Tag Archives: wisdom

The Prettiest Damned Thing You Ever Saw


A tiny sweat bee on a Chicory flower in my backyard. Ain’t that something?

“Everything always works out for the best,” he said.

I can’t remember what I asked him about, but I’m sure I was seeking advice about something I considered an immanent catastrophe or a disaster in the making.  My father was being his usual easygoing self, relaxed, taking joy in simple things, each moment an opportunity to be real and solid.  The coffee in his cup, his threadbare undershirt and his favorite chair were his tea, saffron robes, and temple.  He was a Presbyterian on census forms and dog tags, and that’s what he’d say if you asked him to state his religion.  But in reality, and what he honestly didn’t realize, was that he was a down-home Taoist, a cornbread Confucius, a Buddha in boxer shorts.

“Maybe not in your lifetime, maybe not the way you want it to, but eventually everything always works out for the best.  How could it not?”

I looked back at him as if he was nuts.  Teenagers always look at parents as if they’re nuts.  But then people usually look at visionaries as if they’re nuts until said visionary is proven right.  And now, looking back, I see that the old man was once again on target.  I can’t even remember what had been worrying me so badly that day.  Whatever it was, it was inconsequential, and it worked itself out for the best on my timeline.  Win a few, lose a few.

I see now that we are all doing the best we can with what we’ve got, from the invisible bacteria on my keyboard to the fish in the sea, from the squirrels in my backyard to the teeming billions aboard floating island Earth, from one end of the cosmos to the other.  Things eat other things, things make friends with other things, things mate with other things and create new things.  Stars are born, shine, grow old, and die.  We’re all making the best decisions we can, working the biggest puzzle you can imagine despite the fact that we can’t seem to put our hands on the stupid box.  Once in a while we fit a couple of pieces together and it feels good.  Other times life’s a jumbled mess.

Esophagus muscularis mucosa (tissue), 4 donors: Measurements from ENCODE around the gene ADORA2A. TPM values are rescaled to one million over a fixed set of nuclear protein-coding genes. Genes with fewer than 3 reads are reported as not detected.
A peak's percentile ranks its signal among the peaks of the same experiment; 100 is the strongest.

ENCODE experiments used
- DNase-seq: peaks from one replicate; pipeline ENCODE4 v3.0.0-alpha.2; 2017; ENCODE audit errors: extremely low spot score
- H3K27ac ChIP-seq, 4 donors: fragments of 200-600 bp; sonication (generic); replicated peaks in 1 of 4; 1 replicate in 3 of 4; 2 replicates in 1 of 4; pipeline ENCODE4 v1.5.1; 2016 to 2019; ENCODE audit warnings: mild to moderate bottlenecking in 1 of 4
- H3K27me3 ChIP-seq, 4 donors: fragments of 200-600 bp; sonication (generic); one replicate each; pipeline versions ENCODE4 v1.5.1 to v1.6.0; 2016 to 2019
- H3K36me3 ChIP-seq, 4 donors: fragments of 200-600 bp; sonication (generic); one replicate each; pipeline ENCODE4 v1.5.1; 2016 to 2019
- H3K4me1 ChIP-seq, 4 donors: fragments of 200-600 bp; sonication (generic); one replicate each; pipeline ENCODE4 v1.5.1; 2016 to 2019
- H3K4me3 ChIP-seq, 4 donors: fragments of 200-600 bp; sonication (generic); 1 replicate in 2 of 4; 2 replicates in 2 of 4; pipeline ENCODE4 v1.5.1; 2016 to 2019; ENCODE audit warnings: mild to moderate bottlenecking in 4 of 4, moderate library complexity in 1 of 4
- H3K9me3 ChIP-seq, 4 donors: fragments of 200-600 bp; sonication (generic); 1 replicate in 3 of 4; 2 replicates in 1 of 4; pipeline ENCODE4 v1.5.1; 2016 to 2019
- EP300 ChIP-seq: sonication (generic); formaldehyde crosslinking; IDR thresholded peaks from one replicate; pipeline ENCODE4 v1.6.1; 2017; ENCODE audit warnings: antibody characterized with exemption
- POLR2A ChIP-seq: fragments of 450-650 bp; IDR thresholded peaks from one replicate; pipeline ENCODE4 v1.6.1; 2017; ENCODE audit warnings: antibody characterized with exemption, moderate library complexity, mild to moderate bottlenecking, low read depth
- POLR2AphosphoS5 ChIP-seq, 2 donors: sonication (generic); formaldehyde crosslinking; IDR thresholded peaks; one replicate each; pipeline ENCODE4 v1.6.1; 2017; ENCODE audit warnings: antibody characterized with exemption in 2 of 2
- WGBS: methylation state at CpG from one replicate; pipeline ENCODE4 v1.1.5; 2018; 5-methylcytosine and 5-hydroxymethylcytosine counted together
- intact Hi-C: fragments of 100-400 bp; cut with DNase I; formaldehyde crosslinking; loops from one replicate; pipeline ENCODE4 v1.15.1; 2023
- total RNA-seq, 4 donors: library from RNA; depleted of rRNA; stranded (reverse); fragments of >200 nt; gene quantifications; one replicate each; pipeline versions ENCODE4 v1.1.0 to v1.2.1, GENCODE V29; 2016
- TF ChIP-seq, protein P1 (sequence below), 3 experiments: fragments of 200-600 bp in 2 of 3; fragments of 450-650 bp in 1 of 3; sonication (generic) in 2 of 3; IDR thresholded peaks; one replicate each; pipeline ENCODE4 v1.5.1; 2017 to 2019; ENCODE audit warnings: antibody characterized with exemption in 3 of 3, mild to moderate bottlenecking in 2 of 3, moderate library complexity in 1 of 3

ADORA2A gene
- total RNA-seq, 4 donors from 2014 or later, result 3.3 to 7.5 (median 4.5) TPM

Only an idiot blames the puzzle when nothing seems to fit.

My old man was right.  The secret is trusting that all the pieces are there and that, in the fullness of time, they’ll fit together into the prettiest damned thing you ever saw.

What I Learned From Other People Last Week

Update 7/18/19:  My club still uses the flag but we’re now called Cabal Fang Temple, and we’re a 501(c)(3) non-profit educational charity.  Visit our website or purchase our 12-week personal growth program at Smashwords, Amazon, B&N, or wherever fine e-books are sold.


Original post:

If you say you’re an island you’re full of beans.  Everybody learns from everybody else.  No, life isn’t a big lecture hall, it’s more like a big wine tasting where people sort of hang out and soak up things from other people, often without knowing it.  Sometimes you just see something going on and you learn something.  As Yogi Berra said, “You can observe a lot by watching.”

Here’s a run-down of what I learned from other people last week:

  • My wife taught me, in her sweet and gentle way,  that the best intentions are meaningless if they’re wrapped up in a crappy attitude.
  • I learned from my Mom that, when it comes to loved ones living or dead, there is a time for judgment and a time for mercy, a time for remembrance and a time for forgetting, and graceful is the way of knowing the time for each.